6.8 The Council has undertaken a viability assessment of the proposals in this Plan, including requirements for affordable housing and development standards. The viability assessment has also been cross referenced to the likely infrastructure costs associated with this Plan. This work indicates that as a whole, the Plan’s proposals are viable and, in the main, development proposals should be able to comply with the policies of the Plan and contribute to the costs of infrastructure through the CIL scheme without threatening viability.
6.9 However, there may be specific circumstances which mean the planning obligations and polices make a development, which otherwise positively contributes to the delivery of the Plan, unviable. In these cases, applicants will be expected to demonstrate how planning obligations and policies result in the development being unviable by preparing a Viability Assessment. The Viability Assessment should be undertaken in accordance with the RICS Guidance Note on “Financial Viability in Planning” or any updates of this guidance.
The Council will appoint a viability specialist to independently review the Viability Assessment. Where this independent review supports the case that planning obligations and policies result in the development being unviable, the Council will negotiate with applicants to agree which policies or planning obligations will be compromised and to what extent. The applicant will be required to fund the independent review of the Viability Assessment
Financial Viability in Planning, Guidance Note 2012
Delivery and Monitoring
|Delivery and Monitoring Activities|
|Area of Activity||Description of Activity|
|An on-going assessment of Plan viability||Factors affecting the viability of the Plan and the delivery of specific proposals within the Plan will be monitored on an annual basis. This will include changes to land values, the housing and the employment markets, development costs and the impact of the planning obligations and policies associated with this Plan. Where these factors indicate a significant change, the Plan Viability Assessment will be reviewed. This in turn will inform the need to review the CIL scheme and the policies of the Plan|
|Development Plan Documents to align with this Plan||Within the Plan Period, the Council will seek to adopt three Development
Plan Documents to align with the Plan:
|Development Briefs and Supplementary Planning Documents||To support the delivery of the Plan, the Council will review or adopt
Development Briefs and Supplementary Planning Documents/ Guidance in relation
to the following:
|An Infrastructure Delivery Plan||An Infrastructure Delivery Plan (IDP) will be prepared and maintained,
The IDP will be supported by a sound evidence base prepared and maintained in partnership with infrastructure providers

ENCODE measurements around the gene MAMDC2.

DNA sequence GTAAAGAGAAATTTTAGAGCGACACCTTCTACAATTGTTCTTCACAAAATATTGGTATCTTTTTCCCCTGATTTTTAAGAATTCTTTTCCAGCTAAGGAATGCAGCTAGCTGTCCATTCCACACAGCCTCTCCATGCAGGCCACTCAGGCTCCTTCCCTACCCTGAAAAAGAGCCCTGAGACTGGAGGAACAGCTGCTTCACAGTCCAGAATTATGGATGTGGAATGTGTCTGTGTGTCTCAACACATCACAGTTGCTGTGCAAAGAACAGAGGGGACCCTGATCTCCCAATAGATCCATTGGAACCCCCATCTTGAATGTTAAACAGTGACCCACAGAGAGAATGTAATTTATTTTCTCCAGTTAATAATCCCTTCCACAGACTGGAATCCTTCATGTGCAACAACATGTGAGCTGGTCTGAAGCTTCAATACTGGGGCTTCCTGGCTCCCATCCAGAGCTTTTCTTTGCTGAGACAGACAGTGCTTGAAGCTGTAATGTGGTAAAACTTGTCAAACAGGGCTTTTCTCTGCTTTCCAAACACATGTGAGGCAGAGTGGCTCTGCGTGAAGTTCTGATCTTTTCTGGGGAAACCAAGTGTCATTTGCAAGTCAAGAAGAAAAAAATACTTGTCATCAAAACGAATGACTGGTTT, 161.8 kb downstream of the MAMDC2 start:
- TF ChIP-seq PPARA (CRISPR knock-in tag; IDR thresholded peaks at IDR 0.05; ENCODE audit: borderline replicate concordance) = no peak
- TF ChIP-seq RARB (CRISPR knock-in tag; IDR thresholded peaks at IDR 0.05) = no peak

The IDP will be reviewed on at least a biannual basis to take account of updated evidence, changing opportunities and requirements and market forces
|The potential to use Compulsory Purchase Orders to bring forward essential elements of the Plan||The Council will consider the use of Compulsory Purchase Order (CPO) powers to ensure land is available to deliver essential infrastructure and other essential elements of the Plan|
|On-going work relating to Duty to Cooperate||The Council will continue to cooperate with other Councils and bodies to ensure that cross border issues of strategic significance are addressed. This will cover a range of issues including housing provision, employment land, green belt and infrastructure planning and delivery.|
The Council will support the preparation and adoption of Neighbourhood Plans. A Neighbourhood Plan should align with the policies and proposals in this Local Plan and should set out the policies and proposals that are important locally within the designated Neighbourhood Plan area.
Where Neighbourhood Plans come forward and are formally adopted, the priorities identified for enhancing or providing new facilities will need to be aligned with Plan infrastructure requirements. Information on local infrastructure requirements will be established, reviewed and updated alongside the District-wide Infrastructure Delivery Plan.
In accordance with national regulations, a meaningful proportion of CIL funds will be passed to the relevant parish or spent by the District Council on behalf of the community in which the development is located.
|Reviewing the Plan||Throughout the Plan Period, the Council will monitor evidence and issues
which could render the Plan out of date and as a result could trigger a
review or partial review. For instance, the Plan may be reviewed if one
or more of the following circumstances arises:
|The Development Management process||The process for determining planning applications is central to the delivery of the Local Plan. Planning applications will be determined in accordance with the policies and proposals in this Plan and national planning policy. To aid the process for determining planning applications, applicants should understand the relevant sections of the Plan and any support documents and guidance and should ensure that proposals comply with the proposals and policies prior to submission. To assist in this, the Council welcomes pre-application discussions. Where proposals do not accord with the Plan’s proposals and policies they will not normally be approved.|
|Monitoring the Local Plan||The delivery and impact of the Plan’s proposals and polices will be monitored on an annual basis. This information will be collated and presented in an annual monitoring report. The annual monitoring data will be used to assess the on-going effectiveness of the Plan and to inform decisions about the need to review the Plan and associated documentation.|